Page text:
PETER AND THE STARCATCHER Send This Review to a Friend
I don’t think the world was waiting for a prequel to “Peter Pan” any more than it was waiting for a prequel to “The Wizard of Oz.” Yet see what a hit “Wicked” has become, and I suspect “Peter and the Starcatcher,” an imaginative account of how Peter gets to Neverland, stands to develop enthusiastic followers. Although the first act merely displays modest charm, the second act takes off hilariously and the show, despite its sophomoric aspects, gathers force, largely as a result of the appealingly inventive staging and its admirably exuberant and versatile 12-member cast.
The play, written by Rick Elice based upon the novel by Dave Barry and Ridley Pearson and directed by Roger Rees and Alex Timbers, has moved to Broadway after enchanting fans off-Broadway. It encompasses nutty adventures involving a sought-after treasure chest, pirates, a shipwreck, oddball types, puns, sight gags, flatulent humor, a Captain Hook-like character named Black Stache, the boy who becomes Peter Pan, a lone female in the company, and a host of props creatively used, including what passes as a cat tossed about. It is amazing what can be done with ropes and cloth.
There is music by Wayne Barker, and Steven Hoggett is credited for movement, of which there is plenty, sometimes including choreography. Donyale Werle’s set design is a major part of the show, and so are Paloma Young’s costumes, Jeff Croiter’s lighting design and Darron I. West’s sound design. All such ingredients come in one big cleverly integrated package.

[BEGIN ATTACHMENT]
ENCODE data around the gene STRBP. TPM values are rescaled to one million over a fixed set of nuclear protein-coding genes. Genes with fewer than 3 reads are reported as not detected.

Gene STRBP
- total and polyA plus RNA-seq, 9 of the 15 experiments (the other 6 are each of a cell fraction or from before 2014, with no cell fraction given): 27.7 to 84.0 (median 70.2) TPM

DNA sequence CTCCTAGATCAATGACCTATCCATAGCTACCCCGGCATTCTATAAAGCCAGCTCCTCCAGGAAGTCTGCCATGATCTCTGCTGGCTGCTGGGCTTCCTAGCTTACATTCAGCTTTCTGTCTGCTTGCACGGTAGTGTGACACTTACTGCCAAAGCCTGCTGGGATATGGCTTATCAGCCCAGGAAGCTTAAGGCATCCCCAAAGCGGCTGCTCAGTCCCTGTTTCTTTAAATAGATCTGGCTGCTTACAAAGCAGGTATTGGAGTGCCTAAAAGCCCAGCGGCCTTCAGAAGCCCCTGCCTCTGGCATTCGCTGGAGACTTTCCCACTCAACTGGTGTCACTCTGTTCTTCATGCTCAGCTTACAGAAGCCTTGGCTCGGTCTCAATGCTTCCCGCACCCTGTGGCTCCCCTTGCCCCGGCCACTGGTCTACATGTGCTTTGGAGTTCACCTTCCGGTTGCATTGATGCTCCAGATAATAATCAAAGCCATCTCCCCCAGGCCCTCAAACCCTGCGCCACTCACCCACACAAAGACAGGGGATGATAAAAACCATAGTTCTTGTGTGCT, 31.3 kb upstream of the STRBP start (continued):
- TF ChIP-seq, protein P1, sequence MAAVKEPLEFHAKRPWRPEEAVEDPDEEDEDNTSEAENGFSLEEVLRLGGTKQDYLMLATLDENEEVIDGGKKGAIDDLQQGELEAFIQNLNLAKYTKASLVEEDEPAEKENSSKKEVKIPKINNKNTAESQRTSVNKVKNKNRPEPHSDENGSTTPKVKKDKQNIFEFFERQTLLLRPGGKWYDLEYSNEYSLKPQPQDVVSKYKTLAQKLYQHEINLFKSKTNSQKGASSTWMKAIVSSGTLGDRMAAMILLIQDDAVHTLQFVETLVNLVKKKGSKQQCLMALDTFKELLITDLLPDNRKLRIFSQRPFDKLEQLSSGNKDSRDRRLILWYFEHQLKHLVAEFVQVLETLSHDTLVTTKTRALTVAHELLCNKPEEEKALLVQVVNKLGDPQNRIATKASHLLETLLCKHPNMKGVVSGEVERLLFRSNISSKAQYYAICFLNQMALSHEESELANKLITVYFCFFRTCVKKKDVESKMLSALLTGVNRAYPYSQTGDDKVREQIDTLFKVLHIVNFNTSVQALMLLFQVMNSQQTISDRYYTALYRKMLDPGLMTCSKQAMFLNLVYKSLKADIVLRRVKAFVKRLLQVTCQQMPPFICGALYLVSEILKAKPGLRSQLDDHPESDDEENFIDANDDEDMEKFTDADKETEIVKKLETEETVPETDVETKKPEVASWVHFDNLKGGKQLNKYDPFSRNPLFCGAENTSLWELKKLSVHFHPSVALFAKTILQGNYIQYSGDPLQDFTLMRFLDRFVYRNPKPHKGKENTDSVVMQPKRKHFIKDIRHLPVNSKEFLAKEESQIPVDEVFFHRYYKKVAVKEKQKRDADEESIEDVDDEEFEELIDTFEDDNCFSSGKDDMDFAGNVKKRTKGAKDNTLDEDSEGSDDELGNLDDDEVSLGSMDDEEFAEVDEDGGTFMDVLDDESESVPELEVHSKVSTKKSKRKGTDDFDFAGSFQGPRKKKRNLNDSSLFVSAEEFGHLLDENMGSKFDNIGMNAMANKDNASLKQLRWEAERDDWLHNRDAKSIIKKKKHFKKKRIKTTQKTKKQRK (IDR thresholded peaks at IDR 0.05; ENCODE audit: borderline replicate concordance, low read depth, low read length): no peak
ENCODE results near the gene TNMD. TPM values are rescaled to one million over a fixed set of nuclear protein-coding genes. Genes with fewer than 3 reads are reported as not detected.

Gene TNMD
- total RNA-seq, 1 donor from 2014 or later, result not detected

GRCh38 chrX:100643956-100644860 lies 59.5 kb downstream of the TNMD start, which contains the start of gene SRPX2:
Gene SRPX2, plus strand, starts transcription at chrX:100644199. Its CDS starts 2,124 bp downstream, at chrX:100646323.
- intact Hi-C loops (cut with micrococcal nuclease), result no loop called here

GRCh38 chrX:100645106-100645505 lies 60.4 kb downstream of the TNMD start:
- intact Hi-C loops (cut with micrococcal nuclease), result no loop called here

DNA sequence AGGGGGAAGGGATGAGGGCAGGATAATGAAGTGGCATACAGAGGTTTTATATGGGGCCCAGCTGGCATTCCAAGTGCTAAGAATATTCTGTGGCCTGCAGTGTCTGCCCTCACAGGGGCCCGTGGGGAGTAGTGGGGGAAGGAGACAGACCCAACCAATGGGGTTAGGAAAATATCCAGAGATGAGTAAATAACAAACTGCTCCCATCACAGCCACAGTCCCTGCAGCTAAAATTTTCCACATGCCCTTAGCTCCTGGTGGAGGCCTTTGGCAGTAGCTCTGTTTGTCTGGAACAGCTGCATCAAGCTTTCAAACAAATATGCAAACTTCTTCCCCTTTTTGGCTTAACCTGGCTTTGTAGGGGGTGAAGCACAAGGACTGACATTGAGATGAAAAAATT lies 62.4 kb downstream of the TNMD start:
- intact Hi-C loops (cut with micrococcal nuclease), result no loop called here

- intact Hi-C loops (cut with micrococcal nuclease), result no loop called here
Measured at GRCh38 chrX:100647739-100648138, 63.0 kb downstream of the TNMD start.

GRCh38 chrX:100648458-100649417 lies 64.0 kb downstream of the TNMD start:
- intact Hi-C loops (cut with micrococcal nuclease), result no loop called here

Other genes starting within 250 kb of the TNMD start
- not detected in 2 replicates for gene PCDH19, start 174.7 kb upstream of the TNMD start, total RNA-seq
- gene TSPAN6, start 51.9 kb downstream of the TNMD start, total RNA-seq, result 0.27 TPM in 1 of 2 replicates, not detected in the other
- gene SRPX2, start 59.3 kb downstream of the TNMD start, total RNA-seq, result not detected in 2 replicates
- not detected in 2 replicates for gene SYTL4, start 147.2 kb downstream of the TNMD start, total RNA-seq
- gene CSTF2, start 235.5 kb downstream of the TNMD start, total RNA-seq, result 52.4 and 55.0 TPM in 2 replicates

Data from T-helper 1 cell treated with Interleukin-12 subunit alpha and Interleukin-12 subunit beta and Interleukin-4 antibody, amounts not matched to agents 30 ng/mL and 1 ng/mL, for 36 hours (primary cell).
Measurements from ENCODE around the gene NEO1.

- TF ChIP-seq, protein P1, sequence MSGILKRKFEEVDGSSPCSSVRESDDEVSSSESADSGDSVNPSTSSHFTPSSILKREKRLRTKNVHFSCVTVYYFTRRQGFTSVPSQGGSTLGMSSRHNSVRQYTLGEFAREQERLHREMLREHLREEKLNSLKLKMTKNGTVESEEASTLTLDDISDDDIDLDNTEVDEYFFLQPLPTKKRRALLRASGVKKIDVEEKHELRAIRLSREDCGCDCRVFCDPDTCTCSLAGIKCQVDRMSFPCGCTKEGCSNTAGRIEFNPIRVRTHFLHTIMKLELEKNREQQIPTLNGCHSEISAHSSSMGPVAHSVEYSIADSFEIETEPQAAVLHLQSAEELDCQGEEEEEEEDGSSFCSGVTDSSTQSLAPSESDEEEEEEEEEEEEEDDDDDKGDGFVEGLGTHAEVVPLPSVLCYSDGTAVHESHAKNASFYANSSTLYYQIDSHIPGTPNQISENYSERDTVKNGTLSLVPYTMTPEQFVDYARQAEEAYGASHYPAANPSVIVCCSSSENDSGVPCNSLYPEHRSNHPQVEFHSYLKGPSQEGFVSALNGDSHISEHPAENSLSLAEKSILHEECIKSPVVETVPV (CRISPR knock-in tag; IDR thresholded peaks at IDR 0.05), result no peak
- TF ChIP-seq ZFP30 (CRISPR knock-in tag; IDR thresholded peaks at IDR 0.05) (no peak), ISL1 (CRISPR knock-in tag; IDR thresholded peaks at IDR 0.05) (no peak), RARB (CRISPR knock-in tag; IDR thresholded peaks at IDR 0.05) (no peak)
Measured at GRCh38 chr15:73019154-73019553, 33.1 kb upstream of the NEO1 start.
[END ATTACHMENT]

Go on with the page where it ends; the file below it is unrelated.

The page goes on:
Adam Chanler-Berat plays Peter-to-be, called Boy, who just wants to stay a boy, and the loose plot contrives to get him to Neverland. Celia Keenan-Bolger is Molly, the production’s energetic and charming lone female. The major show-stealer is Christian Borle, who chews the scenery with vaudevillian-style, hilarious antics as Black Stache. The scene in which he loses his hand is uproariously funny, complete with his double-takes, comic cries of pain and an assortment of strung-out facial expressions, each funnier than the last. Borle’s performance is in the tradition of the late comic icon Bert Lahr in full farce mode.
For me a highlight was the second act opening, the male company as mermaids in a South Seas-looking motif that calls to mind the male show number in “South Pacific.” The costume designer has gone to town with assorted breast enhancements and other frills that help make the swishy dance movements a riot.
There’s a point at which key characters face an unseen but loudly heard-dragon. All is geared to creating an imaginary world without needing to resort to elaborate, expensive scenery. The stagecraft is definitely a star.
I started off feeling only mildly amused by the concept, the cast and the production. But as the show went along, I was swept up in its spirit, mainly as a result of the consistent inventiveness but also because of the performances and the overall no-holds-barred craziness. And the memory of Borle’s comic shtick lingers delightfully. At the Brooks Atkinson Theatre, 256 West 47th Street, $69-$121, premium $178. Phone: 800-745-3000.